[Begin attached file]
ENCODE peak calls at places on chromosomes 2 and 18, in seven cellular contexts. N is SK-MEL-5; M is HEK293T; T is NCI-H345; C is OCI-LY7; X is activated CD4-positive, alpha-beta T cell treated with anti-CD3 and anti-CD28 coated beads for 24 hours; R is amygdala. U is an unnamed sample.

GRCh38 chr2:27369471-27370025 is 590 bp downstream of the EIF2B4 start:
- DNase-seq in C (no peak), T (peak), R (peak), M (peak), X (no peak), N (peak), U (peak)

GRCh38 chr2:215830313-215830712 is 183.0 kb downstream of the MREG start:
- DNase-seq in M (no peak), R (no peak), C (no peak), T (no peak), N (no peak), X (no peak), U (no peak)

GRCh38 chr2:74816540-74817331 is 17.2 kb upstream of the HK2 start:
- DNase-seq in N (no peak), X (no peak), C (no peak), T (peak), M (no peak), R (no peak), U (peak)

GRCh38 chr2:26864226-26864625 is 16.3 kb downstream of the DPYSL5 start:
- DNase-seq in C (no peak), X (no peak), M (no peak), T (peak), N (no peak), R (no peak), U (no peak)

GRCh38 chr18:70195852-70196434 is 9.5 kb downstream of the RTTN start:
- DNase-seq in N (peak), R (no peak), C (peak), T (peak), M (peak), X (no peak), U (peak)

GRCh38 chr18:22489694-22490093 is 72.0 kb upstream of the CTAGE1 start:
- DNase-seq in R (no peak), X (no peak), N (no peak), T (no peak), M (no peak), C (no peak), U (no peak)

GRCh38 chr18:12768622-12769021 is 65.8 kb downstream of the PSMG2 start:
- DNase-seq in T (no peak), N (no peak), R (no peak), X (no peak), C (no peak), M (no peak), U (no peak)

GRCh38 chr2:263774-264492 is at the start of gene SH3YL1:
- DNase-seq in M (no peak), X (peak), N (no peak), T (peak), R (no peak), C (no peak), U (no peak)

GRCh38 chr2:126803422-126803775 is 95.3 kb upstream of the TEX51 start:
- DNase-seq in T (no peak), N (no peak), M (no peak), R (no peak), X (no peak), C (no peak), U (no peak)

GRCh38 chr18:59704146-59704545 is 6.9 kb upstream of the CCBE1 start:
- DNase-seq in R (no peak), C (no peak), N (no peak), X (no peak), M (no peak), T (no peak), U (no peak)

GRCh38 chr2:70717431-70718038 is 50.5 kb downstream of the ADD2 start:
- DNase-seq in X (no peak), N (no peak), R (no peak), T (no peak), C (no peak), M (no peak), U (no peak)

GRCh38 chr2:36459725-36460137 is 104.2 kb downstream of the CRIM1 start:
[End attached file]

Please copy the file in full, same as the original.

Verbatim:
ENCODE peak calls at places on chromosomes 2 and 18, in seven cellular contexts. N is SK-MEL-5; M is HEK293T; T is NCI-H345; C is OCI-LY7; X is activated CD4-positive, alpha-beta T cell treated with anti-CD3 and anti-CD28 coated beads for 24 hours; R is amygdala. U is an unnamed sample.

GRCh38 chr2:27369471-27370025 is 590 bp downstream of the EIF2B4 start:
- DNase-seq in C (no peak), T (peak), R (peak), M (peak), X (no peak), N (peak), U (peak)

GRCh38 chr2:215830313-215830712 is 183.0 kb downstream of the MREG start:
- DNase-seq in M (no peak), R (no peak), C (no peak), T (no peak), N (no peak), X (no peak), U (no peak)

GRCh38 chr2:74816540-74817331 is 17.2 kb upstream of the HK2 start:
- DNase-seq in N (no peak), X (no peak), C (no peak), T (peak), M (no peak), R (no peak), U (peak)

GRCh38 chr2:26864226-26864625 is 16.3 kb downstream of the DPYSL5 start:
- DNase-seq in C (no peak), X (no peak), M (no peak), T (peak), N (no peak), R (no peak), U (no peak)

GRCh38 chr18:70195852-70196434 is 9.5 kb downstream of the RTTN start:
- DNase-seq in N (peak), R (no peak), C (peak), T (peak), M (peak), X (no peak), U (peak)

GRCh38 chr18:22489694-22490093 is 72.0 kb upstream of the CTAGE1 start:
- DNase-seq in R (no peak), X (no peak), N (no peak), T (no peak), M (no peak), C (no peak), U (no peak)

GRCh38 chr18:12768622-12769021 is 65.8 kb downstream of the PSMG2 start:
- DNase-seq in T (no peak), N (no peak), R (no peak), X (no peak), C (no peak), M (no peak), U (no peak)

GRCh38 chr2:263774-264492 is at the start of gene SH3YL1:
- DNase-seq in M (no peak), X (peak), N (no peak), T (peak), R (no peak), C (no peak), U (no peak)

GRCh38 chr2:126803422-126803775 is 95.3 kb upstream of the TEX51 start:
- DNase-seq in T (no peak), N (no peak), M (no peak), R (no peak), X (no peak), C (no peak), U (no peak)

GRCh38 chr18:59704146-59704545 is 6.9 kb upstream of the CCBE1 start:
- DNase-seq in R (no peak), C (no peak), N (no peak), X (no peak), M (no peak), T (no peak), U (no peak)

GRCh38 chr2:70717431-70718038 is 50.5 kb downstream of the ADD2 start:
- DNase-seq in X (no peak), N (no peak), R (no peak), T (no peak), C (no peak), M (no peak), U (no peak)

GRCh38 chr2:36459725-36460137 is 104.2 kb downstream of the CRIM1 start: